When a client connects via bridging to a remote network, it is assigned an IP address that is part of the remote physical ethernet subnet and is then able to interact with other machines on the remote subnet as if it were connected locally. Bridging setups require a special OS-specific tool to bridge a physical ethernet adapter with a virtual TAP style device. On Linux, for example, brctlis this tool. On Windows XP or higher, select your TAP-Win32 adapter and your ethernet adapter in Control Panel -> Network Connections, then right click and select Bridge Connections.
When a client connects via routing, it uses its own separate subnet, and routes are set up on both the client machine and remote gateway so that data packets will seamlessly traverse the VPN. The "client" is not necessarily a single machine. It could be a subnet of several machines.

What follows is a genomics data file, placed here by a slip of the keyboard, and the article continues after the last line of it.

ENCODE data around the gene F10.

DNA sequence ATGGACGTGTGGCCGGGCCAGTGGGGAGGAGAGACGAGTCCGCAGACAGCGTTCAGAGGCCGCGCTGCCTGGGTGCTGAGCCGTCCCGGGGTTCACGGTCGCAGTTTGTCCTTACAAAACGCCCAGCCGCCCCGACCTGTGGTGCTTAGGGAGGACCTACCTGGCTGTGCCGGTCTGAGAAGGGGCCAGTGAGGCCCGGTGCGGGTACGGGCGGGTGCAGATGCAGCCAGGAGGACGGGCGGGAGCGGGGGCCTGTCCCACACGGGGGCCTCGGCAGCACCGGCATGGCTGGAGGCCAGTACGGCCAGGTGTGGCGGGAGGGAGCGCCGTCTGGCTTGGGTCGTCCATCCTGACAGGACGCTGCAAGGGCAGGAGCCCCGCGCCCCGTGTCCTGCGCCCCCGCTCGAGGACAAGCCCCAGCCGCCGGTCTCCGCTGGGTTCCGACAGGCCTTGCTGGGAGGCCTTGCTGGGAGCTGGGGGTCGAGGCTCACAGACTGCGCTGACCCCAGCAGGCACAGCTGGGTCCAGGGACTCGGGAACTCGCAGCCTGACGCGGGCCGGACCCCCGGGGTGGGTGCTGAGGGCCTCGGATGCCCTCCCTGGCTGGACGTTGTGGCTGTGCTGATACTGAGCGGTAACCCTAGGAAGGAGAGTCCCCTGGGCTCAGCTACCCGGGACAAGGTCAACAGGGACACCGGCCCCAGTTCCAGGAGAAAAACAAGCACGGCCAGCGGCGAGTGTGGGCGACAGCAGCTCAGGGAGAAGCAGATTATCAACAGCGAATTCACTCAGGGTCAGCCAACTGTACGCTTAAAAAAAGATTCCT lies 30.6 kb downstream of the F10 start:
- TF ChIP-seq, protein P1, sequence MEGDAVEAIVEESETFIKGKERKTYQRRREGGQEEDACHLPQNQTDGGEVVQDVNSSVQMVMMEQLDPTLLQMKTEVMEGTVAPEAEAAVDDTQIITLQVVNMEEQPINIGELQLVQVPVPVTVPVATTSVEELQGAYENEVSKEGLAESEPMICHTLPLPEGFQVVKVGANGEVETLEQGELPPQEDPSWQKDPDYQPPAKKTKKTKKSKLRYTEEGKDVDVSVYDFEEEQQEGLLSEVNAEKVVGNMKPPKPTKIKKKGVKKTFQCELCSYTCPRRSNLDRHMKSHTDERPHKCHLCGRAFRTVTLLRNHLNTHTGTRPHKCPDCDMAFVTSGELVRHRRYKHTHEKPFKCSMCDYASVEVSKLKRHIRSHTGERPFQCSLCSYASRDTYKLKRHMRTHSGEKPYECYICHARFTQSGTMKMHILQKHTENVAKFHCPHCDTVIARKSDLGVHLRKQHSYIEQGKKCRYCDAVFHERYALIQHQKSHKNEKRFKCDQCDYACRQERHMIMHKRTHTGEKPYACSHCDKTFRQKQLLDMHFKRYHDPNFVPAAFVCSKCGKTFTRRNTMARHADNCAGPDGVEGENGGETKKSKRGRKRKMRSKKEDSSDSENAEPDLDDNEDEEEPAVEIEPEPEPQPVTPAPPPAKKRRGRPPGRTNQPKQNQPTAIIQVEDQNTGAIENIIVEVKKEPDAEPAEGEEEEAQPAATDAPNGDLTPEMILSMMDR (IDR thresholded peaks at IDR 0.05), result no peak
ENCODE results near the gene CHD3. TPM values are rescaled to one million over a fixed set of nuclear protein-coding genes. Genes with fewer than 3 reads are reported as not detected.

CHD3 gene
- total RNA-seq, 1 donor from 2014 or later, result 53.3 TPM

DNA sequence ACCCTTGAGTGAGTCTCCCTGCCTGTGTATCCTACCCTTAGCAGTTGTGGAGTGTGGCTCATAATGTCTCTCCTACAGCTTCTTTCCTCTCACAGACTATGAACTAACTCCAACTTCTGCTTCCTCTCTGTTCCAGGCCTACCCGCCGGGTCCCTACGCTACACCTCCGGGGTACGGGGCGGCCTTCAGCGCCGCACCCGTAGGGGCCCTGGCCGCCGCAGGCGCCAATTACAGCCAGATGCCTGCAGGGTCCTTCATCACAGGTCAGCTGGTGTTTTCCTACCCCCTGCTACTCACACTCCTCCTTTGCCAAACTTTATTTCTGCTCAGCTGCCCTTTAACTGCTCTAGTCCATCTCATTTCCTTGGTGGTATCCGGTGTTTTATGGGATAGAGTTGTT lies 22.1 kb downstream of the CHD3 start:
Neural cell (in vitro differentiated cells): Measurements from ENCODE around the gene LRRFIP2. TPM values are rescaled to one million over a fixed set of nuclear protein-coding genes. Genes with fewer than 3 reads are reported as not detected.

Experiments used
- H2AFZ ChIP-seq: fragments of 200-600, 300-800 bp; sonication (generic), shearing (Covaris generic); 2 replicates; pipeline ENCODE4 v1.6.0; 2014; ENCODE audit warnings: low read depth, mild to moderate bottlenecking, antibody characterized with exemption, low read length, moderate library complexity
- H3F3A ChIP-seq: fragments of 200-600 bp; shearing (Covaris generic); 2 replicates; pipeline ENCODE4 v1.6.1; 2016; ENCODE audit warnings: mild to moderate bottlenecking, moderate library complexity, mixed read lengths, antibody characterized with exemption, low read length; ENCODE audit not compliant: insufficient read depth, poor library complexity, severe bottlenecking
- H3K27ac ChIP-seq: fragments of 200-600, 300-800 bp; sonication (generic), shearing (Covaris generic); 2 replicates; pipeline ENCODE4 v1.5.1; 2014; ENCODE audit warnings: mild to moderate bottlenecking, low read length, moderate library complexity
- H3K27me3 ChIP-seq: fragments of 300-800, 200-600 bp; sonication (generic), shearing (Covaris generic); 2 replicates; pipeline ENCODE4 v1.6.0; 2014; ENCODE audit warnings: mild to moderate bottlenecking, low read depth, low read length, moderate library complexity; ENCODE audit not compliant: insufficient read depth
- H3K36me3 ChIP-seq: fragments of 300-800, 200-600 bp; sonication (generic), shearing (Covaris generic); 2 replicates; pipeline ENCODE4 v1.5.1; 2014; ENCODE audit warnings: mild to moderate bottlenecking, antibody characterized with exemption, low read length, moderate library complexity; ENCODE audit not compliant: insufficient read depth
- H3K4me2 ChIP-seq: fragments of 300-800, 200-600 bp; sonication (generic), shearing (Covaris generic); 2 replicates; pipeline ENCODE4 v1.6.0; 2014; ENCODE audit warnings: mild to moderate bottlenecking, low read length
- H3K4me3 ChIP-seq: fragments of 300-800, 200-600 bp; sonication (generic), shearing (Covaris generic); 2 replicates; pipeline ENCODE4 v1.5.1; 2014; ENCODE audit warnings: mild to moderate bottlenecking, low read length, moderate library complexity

Bridging and routing are functionally very similar, with the major difference being that a routed VPN will not pass IP broadcasts while a bridged VPN will.
When you are bridging, you must always use --dev tap on both ends of the connection. If you are routing you can use either --dev tap or --dev tun, but you must use the same on both ends of the connection. --dev tun tends to be slightly more efficient for the routing case.